Rookie rapper delivers on expectations

Kendrick Lamar, member of the Black Hippy hip-hop collective wowed his Houston fans on Saturday. |  Jamilla Kay/Wiki Commonsr

Kendrick Lamar, member of the Black Hippy hip-hop collective wowed his Houston fans on Saturday. | Jamilla Kay/Wiki Commonsr

The audience at Warehouse Live on Saturday night was well-rewarded after waiting in a line that hugged the building, caused by fans waiting in anticipation for California rapper Kendrick Lamar

Lamar’s latest album, the inspiring “Section.80,” most likely contributed to the large gathering. The album stood as one of hip-hop’s strongest releases in 2011 and saw its way onto numerous year-end lists.

There has also been no scarcity of supporters as many established veteran rappers have shown signs of fandom.

Houston greats such as Scarface and Bun B generously took the Warehouse Live stage in philanthropic support of the young and promising Lamar, adding to the long list of those recognizing his success.

As the crowd swelled, each member of Black Hippy, the Cali hip-hop collective of which Lamar is a part, made welcomed surprise appearances.

Lamar then proceeded to take the stage, intensely rapping his verse from “Buried Alive,” a gloomy interlude featured on Drake’s “Take Care” album. The verse seemed to be carved out specifically for Lamar from a mutual respect of artistry and a fondness of Lamar’s movement.

Indeed, his movement has taken flight as a steady stream of support has followed since the release of his forceful 2010 mixtape “Overly Dedicated.”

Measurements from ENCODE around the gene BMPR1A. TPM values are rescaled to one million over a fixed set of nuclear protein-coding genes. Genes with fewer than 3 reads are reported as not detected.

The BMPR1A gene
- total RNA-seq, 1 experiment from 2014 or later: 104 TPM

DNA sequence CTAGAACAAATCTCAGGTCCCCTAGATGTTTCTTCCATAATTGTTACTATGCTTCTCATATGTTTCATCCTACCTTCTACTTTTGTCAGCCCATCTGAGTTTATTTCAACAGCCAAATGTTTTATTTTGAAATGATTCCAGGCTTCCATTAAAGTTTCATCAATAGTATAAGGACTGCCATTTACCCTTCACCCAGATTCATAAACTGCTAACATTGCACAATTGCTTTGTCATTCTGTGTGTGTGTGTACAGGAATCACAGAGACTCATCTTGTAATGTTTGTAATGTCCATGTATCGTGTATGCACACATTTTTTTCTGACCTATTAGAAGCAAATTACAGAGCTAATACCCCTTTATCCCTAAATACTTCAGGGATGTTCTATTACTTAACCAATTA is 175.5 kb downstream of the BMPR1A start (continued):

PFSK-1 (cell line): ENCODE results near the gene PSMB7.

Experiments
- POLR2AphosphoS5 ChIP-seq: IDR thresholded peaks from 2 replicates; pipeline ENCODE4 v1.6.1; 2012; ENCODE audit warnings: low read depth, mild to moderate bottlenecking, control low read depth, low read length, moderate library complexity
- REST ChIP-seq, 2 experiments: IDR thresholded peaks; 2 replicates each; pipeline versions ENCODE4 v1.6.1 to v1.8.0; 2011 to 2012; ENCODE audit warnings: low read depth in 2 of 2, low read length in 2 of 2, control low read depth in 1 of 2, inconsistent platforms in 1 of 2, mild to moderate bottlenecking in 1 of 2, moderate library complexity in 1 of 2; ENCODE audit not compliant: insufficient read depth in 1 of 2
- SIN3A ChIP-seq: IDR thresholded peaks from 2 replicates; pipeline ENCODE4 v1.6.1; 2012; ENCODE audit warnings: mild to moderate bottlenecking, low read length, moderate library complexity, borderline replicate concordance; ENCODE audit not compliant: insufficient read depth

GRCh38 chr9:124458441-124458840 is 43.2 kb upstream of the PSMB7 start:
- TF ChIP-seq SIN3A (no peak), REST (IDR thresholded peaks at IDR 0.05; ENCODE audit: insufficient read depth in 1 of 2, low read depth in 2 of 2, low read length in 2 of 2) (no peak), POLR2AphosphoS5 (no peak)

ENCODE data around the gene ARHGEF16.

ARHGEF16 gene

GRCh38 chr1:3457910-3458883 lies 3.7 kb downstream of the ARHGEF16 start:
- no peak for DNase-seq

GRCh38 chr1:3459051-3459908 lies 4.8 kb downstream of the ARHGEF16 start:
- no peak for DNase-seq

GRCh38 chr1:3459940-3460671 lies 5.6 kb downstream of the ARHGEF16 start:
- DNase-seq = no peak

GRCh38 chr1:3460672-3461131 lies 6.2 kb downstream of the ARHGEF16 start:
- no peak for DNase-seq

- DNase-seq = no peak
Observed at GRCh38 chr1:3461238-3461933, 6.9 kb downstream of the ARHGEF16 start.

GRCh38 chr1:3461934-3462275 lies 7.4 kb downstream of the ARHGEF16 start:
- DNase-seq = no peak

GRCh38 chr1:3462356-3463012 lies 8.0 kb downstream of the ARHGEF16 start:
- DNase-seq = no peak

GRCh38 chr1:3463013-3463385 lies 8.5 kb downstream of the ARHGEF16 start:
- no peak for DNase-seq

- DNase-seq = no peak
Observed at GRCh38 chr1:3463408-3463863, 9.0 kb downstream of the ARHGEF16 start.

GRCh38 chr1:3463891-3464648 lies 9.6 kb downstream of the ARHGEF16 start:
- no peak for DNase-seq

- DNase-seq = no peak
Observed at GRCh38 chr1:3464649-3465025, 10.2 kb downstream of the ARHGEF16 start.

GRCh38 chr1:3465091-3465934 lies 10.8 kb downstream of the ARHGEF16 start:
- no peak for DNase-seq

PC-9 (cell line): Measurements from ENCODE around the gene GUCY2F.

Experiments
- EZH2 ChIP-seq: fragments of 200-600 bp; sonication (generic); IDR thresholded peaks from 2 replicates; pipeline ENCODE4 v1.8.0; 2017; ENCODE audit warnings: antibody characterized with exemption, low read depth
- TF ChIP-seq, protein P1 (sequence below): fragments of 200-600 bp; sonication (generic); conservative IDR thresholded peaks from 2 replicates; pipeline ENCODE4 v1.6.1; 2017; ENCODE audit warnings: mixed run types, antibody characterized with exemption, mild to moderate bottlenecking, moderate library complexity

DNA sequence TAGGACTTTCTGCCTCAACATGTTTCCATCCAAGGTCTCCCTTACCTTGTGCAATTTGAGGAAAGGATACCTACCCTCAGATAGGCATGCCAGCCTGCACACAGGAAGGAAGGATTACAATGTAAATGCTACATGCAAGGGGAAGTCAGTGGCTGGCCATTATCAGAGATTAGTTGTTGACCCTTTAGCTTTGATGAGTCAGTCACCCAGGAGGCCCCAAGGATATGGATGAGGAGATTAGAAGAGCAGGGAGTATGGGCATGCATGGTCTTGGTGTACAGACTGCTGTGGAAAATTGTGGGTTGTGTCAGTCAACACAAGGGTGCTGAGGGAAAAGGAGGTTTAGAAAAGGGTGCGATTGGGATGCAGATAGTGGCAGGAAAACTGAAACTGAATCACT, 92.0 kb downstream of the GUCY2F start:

Lamar’s expression through verse often takes an introspective stance, noting disappointment in generational shortcomings and speaking on society’s tolls as well as his own personal highs and lows.

Re-enacting a dialogue between his father and himself, Lamar mentioned the questioning of his own ability to craft such far-out and as his father put it, “ecological, psychological, materialistic, ballistic” raps while remaining reserved from recreational drug use.

“I got a certain type of disability,” Lamar said, and the crowd caught on. “Y’all want to let him know what we got?”

A responsive roar from the fans emerged and they shouted “A-D-H-D,” and Lamar quickly went into the popular track of the same name.

Perhaps the pinnacle of Lamar’s performance was the crowd chanting along to the marvelous tribute to Pimp C and Aaliyah on “Blow My High (Members Only),” a song with thick, smoky organ and slow drums reminiscent of a laid-back southern style crafted in the ’90s.

Lamar proved himself Saturday night by doing justice to his verses by performing with a high energy ascribed to a man at work.

Lamar is set to accompany rappers Drake and A$AP Rocky on the Club Paradise Tour, which is scheduled to begin on Feb. 14 in Miami.

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